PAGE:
Two themes are popping up more frequently these days in the gender equality sphere: fearlessness and rage. We’re going to explore both of these themes more here at Philanthropy Women in the coming weeks and months. Tomorrow, I will be interviewing Jean Case, Co-Founder of the Case Foundation and author of the forthcoming title, Be Fearless. Later in October, I’ll be attending a reading and book signing for Rebecca Traister, author of Good and Mad: the Revolutionary Power of Women’s Anger, and will be writing more about her work.
In the wake of Judge Kavanaugh’s nomination to the Supreme Court, reproductive freedom appears to be more threatened than ever. So what’s a pro-choice advocate to do?
One thing that some feminist activists are doing is incorporating their art into their activism. And in Rhode Island, the smallest state in the nation, these art-activists are pushing hard for the state to codify abortion rights so that the service will remain in place in the state even if the federal courts overturn Roe v. Wade.
These art-activists call themselves The Woman Project (TWP), and starting in 2017 as a nonprofit 501(c)4 organization, they are angling to make sure that women’s rights are protected at the state level, starting with access to reproductive services.
We’ve made the point here before, but we’ll make it again: the research is looking quite promising for supporting the idea that women make better political leaders. Some new findings recently published in the Journal of Economic Behavior and Organization could become a big deal in today’s gendered political world, and could have huge implications for the future of civil society.
The nation’s oldest public women’s foundation recently announced that it will steer in a new direction over the next five years — toward growing its commitment to low-income women and women of color by more than $25 million.
In addition, the Ms. Foundation will form its first-ever political fund, which will support the legislative agenda for women and girls both nationally and locally.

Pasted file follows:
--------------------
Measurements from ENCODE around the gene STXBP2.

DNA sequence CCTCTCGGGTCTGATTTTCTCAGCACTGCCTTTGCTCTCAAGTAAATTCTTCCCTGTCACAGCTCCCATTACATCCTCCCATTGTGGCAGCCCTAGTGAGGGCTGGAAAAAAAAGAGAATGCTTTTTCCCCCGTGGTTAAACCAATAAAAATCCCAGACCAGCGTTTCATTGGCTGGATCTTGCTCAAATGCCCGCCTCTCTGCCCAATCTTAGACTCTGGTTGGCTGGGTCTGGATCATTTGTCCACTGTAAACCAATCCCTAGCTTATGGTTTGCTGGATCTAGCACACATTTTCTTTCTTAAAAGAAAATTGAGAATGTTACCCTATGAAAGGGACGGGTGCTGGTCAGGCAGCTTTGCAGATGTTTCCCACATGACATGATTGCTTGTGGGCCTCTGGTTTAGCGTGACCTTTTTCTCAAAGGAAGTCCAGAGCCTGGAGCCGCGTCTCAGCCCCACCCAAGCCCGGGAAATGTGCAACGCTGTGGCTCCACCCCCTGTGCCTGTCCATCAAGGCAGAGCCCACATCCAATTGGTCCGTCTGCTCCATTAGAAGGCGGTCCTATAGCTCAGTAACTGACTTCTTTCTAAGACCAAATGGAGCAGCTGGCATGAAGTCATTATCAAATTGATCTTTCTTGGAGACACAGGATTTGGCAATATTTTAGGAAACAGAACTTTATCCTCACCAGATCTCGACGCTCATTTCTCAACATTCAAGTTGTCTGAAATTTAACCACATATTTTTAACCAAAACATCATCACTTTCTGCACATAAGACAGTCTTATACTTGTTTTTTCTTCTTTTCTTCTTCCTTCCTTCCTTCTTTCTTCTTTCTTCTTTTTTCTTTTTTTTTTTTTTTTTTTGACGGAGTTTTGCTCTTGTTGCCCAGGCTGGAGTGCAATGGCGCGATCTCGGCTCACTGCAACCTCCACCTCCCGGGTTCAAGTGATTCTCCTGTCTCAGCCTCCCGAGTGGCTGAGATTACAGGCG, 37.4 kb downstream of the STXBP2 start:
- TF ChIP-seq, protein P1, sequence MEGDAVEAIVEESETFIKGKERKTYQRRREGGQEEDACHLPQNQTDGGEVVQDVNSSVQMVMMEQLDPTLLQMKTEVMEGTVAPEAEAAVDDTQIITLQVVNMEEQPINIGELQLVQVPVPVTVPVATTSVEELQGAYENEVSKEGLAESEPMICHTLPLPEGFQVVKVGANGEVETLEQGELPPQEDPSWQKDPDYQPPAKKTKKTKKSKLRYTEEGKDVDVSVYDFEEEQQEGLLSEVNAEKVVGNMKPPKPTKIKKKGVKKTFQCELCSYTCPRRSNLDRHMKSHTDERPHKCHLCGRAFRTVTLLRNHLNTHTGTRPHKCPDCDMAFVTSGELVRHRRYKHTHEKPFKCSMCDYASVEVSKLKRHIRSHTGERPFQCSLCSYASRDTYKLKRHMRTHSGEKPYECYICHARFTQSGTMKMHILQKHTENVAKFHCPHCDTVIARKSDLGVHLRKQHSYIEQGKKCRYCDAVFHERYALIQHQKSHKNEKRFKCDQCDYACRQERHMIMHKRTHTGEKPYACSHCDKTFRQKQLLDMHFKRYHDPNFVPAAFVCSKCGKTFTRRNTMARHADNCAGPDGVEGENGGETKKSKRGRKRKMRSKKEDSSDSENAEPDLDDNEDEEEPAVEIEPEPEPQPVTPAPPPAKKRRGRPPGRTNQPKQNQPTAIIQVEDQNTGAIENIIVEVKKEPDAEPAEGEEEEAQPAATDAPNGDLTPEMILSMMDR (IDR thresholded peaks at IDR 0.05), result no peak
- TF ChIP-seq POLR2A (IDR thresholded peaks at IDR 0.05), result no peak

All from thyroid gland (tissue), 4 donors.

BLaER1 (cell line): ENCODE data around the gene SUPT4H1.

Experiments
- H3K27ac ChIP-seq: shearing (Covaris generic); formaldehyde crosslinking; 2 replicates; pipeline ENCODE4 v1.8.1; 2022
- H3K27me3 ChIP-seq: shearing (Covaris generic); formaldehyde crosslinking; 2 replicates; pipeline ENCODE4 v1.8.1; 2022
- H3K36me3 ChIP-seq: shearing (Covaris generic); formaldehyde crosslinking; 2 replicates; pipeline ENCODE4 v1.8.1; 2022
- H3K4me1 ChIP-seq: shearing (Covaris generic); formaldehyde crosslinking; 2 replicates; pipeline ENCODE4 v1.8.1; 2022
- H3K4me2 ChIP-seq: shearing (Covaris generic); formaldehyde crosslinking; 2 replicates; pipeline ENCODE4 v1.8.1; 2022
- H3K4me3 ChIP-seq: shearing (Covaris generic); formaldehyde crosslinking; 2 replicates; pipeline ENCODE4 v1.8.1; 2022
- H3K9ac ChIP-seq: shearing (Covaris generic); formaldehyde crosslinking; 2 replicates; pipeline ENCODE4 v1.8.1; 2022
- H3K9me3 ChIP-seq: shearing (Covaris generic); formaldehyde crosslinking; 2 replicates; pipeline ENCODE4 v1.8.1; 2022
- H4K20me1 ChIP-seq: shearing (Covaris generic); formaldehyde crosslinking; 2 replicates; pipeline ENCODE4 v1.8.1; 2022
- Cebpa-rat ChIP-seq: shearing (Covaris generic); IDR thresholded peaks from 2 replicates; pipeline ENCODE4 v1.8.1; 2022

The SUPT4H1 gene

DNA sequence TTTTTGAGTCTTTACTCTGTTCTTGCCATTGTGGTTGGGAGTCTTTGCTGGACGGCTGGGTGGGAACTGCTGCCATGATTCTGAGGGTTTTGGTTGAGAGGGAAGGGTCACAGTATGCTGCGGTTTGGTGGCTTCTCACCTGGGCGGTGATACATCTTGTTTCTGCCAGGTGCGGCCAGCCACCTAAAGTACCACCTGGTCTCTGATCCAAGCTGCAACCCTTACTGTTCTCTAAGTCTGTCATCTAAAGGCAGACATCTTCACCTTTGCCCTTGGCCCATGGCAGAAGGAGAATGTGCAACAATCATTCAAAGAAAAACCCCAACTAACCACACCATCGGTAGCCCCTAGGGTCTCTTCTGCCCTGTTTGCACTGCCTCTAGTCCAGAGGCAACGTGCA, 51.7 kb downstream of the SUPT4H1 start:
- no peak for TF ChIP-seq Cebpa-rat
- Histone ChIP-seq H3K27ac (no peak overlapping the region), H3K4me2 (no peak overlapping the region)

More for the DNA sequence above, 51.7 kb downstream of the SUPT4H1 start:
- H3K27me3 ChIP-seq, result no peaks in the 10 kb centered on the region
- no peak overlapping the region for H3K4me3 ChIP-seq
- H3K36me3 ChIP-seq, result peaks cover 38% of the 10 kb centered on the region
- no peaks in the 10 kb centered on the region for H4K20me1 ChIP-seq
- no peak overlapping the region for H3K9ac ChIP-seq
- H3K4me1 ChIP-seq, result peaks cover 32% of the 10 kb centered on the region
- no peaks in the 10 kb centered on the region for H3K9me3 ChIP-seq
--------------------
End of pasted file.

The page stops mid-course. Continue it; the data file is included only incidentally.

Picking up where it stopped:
With Teresa C. Younger at the helm, the Ms. Foundation for Womenis joining other big funders in the feminist philanthropy space, including the NoVo Foundation and Prosperity Together (the national coalition of women’s funds focused on low-income women and women of color) in making economic, social and cultural equality for women and girls of color a central feature of its strategic plan. “Women of color are a political force to be reckoned with,” said Younger, in a press release announcing the new strategic plan. “In 2018, we delivered unprecedented electoral wins in Alabama, Georgia, and New York — yet we are sorely underrepresented in philanthropic investment, with only 2% of that spending going to women and girls of color.”
Last Wednesday, the Women’s Fund of Rhode Island (WFRI) announced its 2018 grant recipients. This year, the fund was able to provide $50,000 in grants to invest in several local organizations. While WFRI is not as big as some women’s funds in other states, the fund still does important grantmaking to support gender equality advocacy and female leadership development. Thirty-four nonprofits applied for grants this year, all being asked to address one or more of WFRI’s priorities in feminist advocacy.